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Jax Heights march held for boy killed in crash

Marchers make there way west along Northern Boulevard protesting the tragic deaths of three young people. Photo by Bill Parry
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Outraged by the tragic death of a 4-year-old boy in October, hundreds took to the streets of Corona and Jackson Heights Tuesday night to demand better traffic safety and strict enforcement of traffic laws.

The event was planned by the group Three Children Too Many, formed after Olvin Yhair Figueroa of Corona was struck and killed by a driver charged with being drunk as the tot crossed the intersection of Northern Boulevard and Junction Boulevard with his pregnant mother.

“This is the culmination of a year of carnage on our streets,” said co-founder Cristina Furlong, who also pointed to the deaths of two others: 11-year old Miguel Torres, killed on Northern Boulevard last December, and 19-year old Luis Bravo, of Jackson Heights, who was struck and killed in Woodside, as a call to action.

More than 60 people fought off the bitter cold and gathered at the Langston Hughes Library, at 100-01 Northern Blvd., where City Councilwoman Julissa Ferraras (D-East Elmhurst) spoke to the crowd.

“We need to send a clear message that we have a crisis in our neighborhoods,” Ferreras said. “We need the Department of Transportation to increase the size of our slow zones and add traffic islands.”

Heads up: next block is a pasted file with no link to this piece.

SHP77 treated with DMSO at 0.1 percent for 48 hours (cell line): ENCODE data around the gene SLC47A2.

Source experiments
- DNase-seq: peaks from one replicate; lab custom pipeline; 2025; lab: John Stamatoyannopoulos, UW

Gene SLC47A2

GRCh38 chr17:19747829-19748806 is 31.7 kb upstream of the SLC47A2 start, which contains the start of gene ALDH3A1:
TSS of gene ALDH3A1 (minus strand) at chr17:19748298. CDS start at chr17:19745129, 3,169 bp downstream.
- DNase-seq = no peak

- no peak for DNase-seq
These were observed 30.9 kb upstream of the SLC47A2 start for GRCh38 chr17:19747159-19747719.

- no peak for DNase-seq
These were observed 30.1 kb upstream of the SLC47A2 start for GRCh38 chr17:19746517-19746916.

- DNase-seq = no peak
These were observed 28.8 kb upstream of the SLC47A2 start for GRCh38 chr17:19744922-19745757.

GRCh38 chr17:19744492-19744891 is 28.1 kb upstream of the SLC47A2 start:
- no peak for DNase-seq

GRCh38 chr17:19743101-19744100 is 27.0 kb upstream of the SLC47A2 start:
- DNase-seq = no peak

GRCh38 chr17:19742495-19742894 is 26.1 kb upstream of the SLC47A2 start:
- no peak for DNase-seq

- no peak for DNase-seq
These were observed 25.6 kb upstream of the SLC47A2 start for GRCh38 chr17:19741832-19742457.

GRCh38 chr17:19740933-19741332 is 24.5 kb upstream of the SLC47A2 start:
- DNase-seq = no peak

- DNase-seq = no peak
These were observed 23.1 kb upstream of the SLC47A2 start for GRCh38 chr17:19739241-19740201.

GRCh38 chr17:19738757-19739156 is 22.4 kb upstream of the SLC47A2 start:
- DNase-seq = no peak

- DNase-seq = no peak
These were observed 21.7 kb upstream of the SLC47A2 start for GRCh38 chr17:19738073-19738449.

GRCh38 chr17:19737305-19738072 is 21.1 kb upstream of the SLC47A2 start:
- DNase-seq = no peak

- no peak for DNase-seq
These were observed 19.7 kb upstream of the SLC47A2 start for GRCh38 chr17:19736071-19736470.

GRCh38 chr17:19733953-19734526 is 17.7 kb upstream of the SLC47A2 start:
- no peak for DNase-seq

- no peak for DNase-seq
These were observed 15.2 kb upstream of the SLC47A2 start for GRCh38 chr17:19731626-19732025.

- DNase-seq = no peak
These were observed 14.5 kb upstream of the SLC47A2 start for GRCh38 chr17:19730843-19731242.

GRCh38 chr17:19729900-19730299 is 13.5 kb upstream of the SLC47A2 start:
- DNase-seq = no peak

The councilwoman said the mindset at the city agency has to change as well.

“Everytime we ask for these things, we’re told that there aren’t enough accidents. Enough is enough,” she said.

After the speech, the group marched along Northern Boulevard, stopping at a memorial that marks the spot where Olvin Figueroa was killed.

State Sen. Jose Peralta (D-East Elmhurst) spoke to the crowd, saying, “The deaths of three children, here in our community, are a painful and sobering reminder that there is much more that needs to be done.”

The crowd of marchers grew to 100 as it moved on to St. Mark’s Church, at 95-18 Northern Blvd., where the marching band from Luis Bravo’s school, IS 230, performed and city Public Advocate-elect Letitia James spoke to the children of the community and gave them credit for taking part in the march.

The crowd continued on to 37th Avenue, where 60 more people were waiting for another rally at the post office.

A statement from U.S. Rep. Joe Crowley (D-Jackson Heights) was read aloud.

“We must redouble our efforts to ensure necessary traffic-calming solutions are put in place to protect all pedestrians,” the statement said. “The residents of Jackson Heights and Corona deserve to walk the streets of their neighborhood without the fear of being struck by a vehicle.”

Dr. Laura Newman, a psychologist and co-founder of the group Three Children Too Many, said, “The event was a huge success. It was simultaneously painful and the most hopeful thing we’ve ever participated in.”

“To have over 200 people take part was absolutely terrific considering it was our first event,” Furlong said. “I’d call it an unqualified success.”

Reach reporter Bill Parry by e-mail at bparry@cnglocal.com or by phone at 718-260-4538.

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